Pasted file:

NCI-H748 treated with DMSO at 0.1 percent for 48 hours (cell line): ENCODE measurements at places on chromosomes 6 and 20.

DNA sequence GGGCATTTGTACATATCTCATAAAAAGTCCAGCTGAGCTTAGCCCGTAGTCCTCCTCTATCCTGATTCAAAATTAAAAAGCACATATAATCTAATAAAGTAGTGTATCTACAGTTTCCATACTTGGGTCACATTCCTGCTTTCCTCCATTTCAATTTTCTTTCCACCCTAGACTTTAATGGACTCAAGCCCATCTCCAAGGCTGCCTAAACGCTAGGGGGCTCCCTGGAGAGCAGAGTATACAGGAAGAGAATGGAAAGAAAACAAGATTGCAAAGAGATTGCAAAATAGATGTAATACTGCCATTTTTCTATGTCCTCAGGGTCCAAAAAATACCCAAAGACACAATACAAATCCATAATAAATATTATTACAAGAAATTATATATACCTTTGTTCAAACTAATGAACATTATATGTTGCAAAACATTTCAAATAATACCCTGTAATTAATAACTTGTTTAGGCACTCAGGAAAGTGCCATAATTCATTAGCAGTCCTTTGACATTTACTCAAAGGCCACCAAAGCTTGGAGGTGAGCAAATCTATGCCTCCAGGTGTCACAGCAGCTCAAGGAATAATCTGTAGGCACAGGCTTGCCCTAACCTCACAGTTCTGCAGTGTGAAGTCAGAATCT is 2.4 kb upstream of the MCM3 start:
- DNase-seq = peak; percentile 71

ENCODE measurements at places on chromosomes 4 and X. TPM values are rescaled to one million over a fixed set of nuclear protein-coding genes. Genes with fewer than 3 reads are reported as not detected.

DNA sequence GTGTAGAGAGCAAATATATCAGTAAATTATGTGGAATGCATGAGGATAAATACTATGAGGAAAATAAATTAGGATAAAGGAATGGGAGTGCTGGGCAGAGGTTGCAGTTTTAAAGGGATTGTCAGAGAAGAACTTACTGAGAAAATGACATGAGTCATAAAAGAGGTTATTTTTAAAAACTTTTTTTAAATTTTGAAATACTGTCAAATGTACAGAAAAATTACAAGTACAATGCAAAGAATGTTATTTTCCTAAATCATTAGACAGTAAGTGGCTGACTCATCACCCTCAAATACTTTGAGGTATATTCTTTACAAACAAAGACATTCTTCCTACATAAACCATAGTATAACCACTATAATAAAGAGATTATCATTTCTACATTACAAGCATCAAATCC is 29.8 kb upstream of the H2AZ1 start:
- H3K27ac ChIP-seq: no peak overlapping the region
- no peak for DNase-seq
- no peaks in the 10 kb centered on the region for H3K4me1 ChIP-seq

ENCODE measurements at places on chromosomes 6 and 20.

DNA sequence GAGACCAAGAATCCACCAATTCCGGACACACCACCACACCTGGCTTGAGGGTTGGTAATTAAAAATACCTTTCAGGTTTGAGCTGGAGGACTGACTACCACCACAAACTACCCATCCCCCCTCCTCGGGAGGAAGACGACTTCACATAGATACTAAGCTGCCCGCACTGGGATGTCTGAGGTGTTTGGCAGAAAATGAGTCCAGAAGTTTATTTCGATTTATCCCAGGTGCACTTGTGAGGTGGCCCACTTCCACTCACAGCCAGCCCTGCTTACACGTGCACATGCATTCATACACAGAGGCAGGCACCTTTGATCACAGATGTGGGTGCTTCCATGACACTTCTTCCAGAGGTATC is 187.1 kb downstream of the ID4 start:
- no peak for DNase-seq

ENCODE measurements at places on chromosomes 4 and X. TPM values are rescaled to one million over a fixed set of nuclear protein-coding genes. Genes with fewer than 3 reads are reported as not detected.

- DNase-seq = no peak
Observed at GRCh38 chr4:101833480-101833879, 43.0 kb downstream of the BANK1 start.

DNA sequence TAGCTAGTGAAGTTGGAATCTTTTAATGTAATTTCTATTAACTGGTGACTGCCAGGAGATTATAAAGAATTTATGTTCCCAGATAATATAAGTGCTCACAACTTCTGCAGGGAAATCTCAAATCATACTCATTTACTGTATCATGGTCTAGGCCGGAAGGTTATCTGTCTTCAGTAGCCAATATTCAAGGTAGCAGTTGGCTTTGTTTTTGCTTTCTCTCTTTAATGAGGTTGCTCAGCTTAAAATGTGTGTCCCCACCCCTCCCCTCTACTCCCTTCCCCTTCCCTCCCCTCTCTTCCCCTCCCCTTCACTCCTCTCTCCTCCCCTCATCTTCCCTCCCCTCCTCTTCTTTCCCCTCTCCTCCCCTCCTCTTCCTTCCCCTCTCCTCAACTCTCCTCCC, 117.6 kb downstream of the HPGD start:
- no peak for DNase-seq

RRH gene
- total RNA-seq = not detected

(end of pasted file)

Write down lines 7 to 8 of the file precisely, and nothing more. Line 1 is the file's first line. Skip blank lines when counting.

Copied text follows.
- no peak for DNase-seq
- no peaks in the 10 kb centered on the region for H3K4me1 ChIP-seq